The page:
Photograph by Kathleen Huff

Heartless Bastards' Erika Wennerstrom delivers powerful vocals to the Cincinnati-based band. The group rocked the Bluebird on Sept. 6.

If Karen O of the Yeah Yeah Yeah's had grown up and formed a band in the heart of the Midwest instead of New York, one could imagine that the resulting outfit would sound a lot like Cincinnati-based Heartless Bastards, who rocked Bloomington's own Bluebird on Sept. 6.

While the brazenly unapologetic name might make some a little hesitant, one listen to the trio's brand of bluesy, grungy, down-home rock 'n' roll and you can't get them out of your ears.

Kicking off a late show Thursday night, HB drew a decent crowd for still being relatively unknown and were definitely worth the three-hour wait (for this reviewer, at least). Coming off from a recent appearance at this year's Lollapalooza in Chicago and starting a tour of the Midwest, the band has a lot to look forward to, as evidenced by the hard-stomping show.

Lead singer and guitarist Erika Wennerstrom boasted a formidable stage presence, despite her teeny frame and has an aura reminiscent of Jenny Lewis (of Rilo Kiley), with the raspy vocals of some of the best jazz singers. It's hard o believe that such a huge, heartbreakingly powerful sound could come out of such a slight person, but it did, and it was awesome.

Backed by bassist Mike Lamping and drummer Kevin Vaughn, the resulting combination sounds exactly like, if not better than, the recording. The sound was refined but gritty enough to complement the hometown appeal of the Bird, and the Bastards had consistent energy throughout their set.

My personal favorite was the single “All This Time” off the record of the same name. The song was heavy and driven, with rolling drums and an overall pleasant composition. It's just an all-around good time of a song that you can't help but sing along to, and sing along I did.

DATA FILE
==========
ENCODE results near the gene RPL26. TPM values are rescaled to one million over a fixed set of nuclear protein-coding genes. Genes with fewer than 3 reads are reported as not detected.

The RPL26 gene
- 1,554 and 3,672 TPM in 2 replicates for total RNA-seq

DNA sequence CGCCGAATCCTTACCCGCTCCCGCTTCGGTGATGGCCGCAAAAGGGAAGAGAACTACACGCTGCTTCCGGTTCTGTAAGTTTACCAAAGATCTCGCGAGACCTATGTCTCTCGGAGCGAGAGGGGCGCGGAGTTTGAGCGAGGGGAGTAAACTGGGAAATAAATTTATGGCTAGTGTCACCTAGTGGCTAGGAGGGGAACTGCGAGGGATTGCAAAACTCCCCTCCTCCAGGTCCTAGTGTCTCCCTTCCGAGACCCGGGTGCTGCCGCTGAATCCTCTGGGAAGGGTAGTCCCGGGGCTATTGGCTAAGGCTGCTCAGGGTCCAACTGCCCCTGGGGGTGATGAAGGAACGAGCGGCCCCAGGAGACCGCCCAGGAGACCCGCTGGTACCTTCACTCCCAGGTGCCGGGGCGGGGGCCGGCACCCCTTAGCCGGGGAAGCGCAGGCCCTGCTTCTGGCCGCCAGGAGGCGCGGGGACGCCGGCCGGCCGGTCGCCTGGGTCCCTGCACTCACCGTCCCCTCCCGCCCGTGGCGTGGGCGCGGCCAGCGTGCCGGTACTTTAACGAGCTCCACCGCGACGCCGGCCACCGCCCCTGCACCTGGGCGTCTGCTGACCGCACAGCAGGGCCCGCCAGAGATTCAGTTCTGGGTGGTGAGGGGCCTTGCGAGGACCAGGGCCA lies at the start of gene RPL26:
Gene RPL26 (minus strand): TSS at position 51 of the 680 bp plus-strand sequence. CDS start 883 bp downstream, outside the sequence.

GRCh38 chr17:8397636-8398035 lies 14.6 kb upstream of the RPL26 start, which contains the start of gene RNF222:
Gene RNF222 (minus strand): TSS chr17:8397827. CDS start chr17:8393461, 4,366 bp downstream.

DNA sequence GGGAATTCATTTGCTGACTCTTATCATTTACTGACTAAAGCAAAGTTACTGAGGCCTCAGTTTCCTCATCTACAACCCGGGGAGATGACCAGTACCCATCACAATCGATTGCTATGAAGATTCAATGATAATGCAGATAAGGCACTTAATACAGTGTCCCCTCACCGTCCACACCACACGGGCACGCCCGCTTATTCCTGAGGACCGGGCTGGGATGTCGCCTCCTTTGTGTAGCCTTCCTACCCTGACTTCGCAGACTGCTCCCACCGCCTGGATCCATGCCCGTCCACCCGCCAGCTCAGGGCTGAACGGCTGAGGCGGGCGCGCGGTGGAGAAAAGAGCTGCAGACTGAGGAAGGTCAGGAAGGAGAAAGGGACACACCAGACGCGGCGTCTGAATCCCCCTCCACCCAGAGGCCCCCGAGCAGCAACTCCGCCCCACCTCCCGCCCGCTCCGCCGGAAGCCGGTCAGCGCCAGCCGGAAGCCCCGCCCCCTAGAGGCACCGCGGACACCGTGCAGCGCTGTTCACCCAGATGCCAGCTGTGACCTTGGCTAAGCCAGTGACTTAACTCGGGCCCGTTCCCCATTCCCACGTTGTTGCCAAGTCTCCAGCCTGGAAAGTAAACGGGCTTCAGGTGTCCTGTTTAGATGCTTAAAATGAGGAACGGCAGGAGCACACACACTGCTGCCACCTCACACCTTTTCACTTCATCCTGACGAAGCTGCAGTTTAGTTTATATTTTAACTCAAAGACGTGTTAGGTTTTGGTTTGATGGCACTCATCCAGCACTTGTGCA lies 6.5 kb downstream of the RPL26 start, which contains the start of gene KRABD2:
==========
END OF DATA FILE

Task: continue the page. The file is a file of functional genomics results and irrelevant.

I would like to have a problem with the Heartless Bastards' set, but I just can't find one. The artists themselves are as approachable as their music. They're totally chill, with no ulterior motives except to rock. But for an up-and-coming pub band, that's plenty to ask for and more.


Opening for the Heartless Bastards were Cincinnati-based Pearlene and Bloomington-based fuzzy rockers The Alarmists [Calm Down].

Pearlene, whose sound complemented that of the Heartless Bastards almost perfectly, was by far the better of the two. With a traditional three-piece lineup, Pearlene chugged through a delightful set of good old-fashioned rock 'n' roll jams, bringing to mind the hard blues-rock groups of the 1970s, specifically Led Zeppelin.

For some songs, there were even some hints of Jimi Hendrix-style vocals, rounding out the heavy, sexy vibe of the performance. Overall, Pearlene boasted a fantastic set, and was a pleasure to hear.

The Alarmists featured two stand-up percussionists, a guitarist and a bassist, who produced a huge sound to say the least. To me, they were a bit on the noisy side, and not the best complement to the blues-rock theme of the evening. I could barely hear the vocalist, not that there were many vocals to be heard anyway, and the entire performance had an industrial quality to it that was a little on the abrasive side.

But on the upside, the musicians were obviously talented in their own rights: the drums took on a tribal quality at times, and the guitar and bass would have fit right in with any hard-rock outfit. However, as a whole, they need some tuning up.

Opening bands aside, the show was a major success, and I highly recommend the Heartless Bastards (or Pearlene) to anyone, either on recording or onstage. For being so “heartless,” this ensemble was anything but cold.

Caitlin Brase can be reached at .